Tiger Mike wrote these memos and sent them to his employees. They range from not that good to wildly unacceptable. Somebody saved these memos for decades and provided them to Letters of Note and I’m very glad they did because we can learn a lot from them.
With the January 3rd memo about typewritten correspondence, Tiger Mike is rude, authoritarian, and ominously threatening. However, he does have a point; professional correspondence should be typewritten. Can you imagine receiving official correspondence from your bank or your post-secondary institution that was handwritten? That would seem unprofessional and strangely casual.
With the “Celebrations of Any Kind” memo, the text is, once again, rude and authoritarian. It’s also passive-aggressive and mean-spirited. However, Tiger Mike has a fair point. If everybody at work stops for half an hour to have a little birthday party every time somebody has a birthday, that’s going to eat up a lot of staff time and staff time means staff wages, which are a major expense. In contemporary workplaces, employers often give employees gift cards for their birthdays. That seems like a lovely gesture, but what it really does is what Tiger Mike was seeking to achieve: having folks celebrate outside the workplace and after work hours.
Finally, with the “Idle Conversation” memo, Tiger Mike is, as always, rude and authoritarian, but in this one, he’s also outright threatening and abusive. Communicating this way to one’s employees is a terrible choice and one that is likely to result in a large number of resignations and even lawsuits. However, once again, Tiger Mike has a point; gossip in the workplace can be toxic and it really isn’t acceptable.
The major problem is this: Tiger Mike lives in the negative frame and all of his communication is anchored there.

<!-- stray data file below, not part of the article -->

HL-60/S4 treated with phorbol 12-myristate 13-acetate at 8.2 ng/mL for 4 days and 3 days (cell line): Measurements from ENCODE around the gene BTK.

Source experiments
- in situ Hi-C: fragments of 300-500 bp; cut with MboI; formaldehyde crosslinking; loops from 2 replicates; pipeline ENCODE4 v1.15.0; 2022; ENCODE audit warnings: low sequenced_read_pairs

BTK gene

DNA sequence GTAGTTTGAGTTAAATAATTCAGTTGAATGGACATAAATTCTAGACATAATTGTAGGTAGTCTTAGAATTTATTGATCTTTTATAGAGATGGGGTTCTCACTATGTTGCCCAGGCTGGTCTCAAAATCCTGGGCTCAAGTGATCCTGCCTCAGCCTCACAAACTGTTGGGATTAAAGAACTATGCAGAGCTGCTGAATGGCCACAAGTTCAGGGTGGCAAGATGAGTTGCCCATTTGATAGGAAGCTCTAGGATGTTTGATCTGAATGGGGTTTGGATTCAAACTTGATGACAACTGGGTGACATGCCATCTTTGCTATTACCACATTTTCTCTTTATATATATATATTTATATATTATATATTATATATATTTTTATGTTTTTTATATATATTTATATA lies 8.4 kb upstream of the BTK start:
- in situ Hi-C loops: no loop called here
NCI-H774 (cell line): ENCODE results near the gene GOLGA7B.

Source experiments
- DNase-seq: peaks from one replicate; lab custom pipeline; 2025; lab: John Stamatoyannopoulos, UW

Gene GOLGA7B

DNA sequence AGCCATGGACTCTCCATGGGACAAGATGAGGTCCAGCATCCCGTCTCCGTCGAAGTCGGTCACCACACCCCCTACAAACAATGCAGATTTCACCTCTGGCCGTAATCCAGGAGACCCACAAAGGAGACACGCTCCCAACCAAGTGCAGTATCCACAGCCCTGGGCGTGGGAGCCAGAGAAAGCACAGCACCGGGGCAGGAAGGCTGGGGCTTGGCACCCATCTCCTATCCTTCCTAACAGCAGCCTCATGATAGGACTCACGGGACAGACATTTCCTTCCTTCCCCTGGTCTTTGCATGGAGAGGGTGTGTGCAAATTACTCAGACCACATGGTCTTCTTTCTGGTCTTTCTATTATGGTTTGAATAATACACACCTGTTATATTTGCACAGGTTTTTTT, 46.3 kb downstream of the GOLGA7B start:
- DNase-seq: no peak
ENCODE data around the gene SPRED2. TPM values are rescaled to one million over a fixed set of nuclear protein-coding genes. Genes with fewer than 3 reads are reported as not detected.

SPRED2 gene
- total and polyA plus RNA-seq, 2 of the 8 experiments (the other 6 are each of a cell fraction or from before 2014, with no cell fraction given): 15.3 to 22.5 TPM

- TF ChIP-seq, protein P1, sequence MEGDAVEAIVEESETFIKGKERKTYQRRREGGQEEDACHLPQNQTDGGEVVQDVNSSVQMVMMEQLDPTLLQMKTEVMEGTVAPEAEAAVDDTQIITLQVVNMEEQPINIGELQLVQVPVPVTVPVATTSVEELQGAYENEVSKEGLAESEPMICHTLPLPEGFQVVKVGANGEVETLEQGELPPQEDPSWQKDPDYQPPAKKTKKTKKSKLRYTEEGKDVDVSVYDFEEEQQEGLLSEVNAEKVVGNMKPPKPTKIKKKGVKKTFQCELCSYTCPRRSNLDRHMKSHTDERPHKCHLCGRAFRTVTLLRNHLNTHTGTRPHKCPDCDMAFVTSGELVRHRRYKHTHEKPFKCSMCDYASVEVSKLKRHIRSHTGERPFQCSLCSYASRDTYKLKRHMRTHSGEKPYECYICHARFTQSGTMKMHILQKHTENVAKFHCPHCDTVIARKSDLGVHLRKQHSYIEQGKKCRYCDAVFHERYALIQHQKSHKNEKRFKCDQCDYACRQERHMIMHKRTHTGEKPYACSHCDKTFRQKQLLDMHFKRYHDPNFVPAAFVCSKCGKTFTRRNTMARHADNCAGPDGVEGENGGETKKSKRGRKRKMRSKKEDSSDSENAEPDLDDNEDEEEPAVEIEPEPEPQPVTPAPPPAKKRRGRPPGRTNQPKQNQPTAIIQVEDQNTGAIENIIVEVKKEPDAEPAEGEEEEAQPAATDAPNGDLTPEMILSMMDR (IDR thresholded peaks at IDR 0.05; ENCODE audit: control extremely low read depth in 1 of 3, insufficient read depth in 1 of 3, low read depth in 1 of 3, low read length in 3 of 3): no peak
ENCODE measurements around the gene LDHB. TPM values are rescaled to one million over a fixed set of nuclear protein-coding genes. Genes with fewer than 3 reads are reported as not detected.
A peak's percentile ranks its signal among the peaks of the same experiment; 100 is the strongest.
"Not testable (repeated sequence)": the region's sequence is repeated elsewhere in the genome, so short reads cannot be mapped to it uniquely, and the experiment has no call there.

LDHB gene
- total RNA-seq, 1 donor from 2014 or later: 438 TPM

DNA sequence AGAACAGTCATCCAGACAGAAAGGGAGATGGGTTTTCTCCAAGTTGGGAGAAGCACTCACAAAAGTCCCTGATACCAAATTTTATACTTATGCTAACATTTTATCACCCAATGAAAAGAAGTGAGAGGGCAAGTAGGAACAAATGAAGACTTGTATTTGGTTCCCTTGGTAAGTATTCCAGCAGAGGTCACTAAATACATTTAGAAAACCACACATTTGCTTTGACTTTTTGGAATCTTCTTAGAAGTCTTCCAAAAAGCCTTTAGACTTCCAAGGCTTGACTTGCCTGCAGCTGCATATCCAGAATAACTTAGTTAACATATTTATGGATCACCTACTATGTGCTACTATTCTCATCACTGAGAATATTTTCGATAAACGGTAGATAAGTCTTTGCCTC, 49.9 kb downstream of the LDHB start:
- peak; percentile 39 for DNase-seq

These messages can be turned around, just as the messages in the negative frame above were easily shifted into the positive frame.
Let’s look at how we could describe Tiger Mike’s memo and what we could do in the positive frame to make the language more appropriate for the workplace.
Most of Tiger Mike’s memos can be moved from the negative frame to the positive frame with no loss of meaning, only a shift in framing.
If you want to challenge yourself, try the three above, along with some of the others, such as the memos titled “Office Furniture” and “Use of Front Conference Room.” Be careful with this exercise; your first attempt may well still be in the negative frame.
Contemporary professional communication should be in the positive frame as much as possible. Always look for opportunities to switch your writing from negative framing to positive framing, except where negative framing is truly necessary, such as when delivering bad news.
Delivering bad news
Delivering bad news is an important skill. Especially if you rise into management, that will be a critical and delicate part of your job. Skilled communicators can protect and maintain a relationship while delivering bad news. The unskilled delivery of bad news can be disastrous, as can be seen in this case study about Better.com, a company best known for its CEO, who decided to fire 900 employees in a single three-minute Zoom call (Ignacz, 2022, p. 1). The result involved more people quitting, law suits, and other catastrophic consequences (Ignacz, 2022).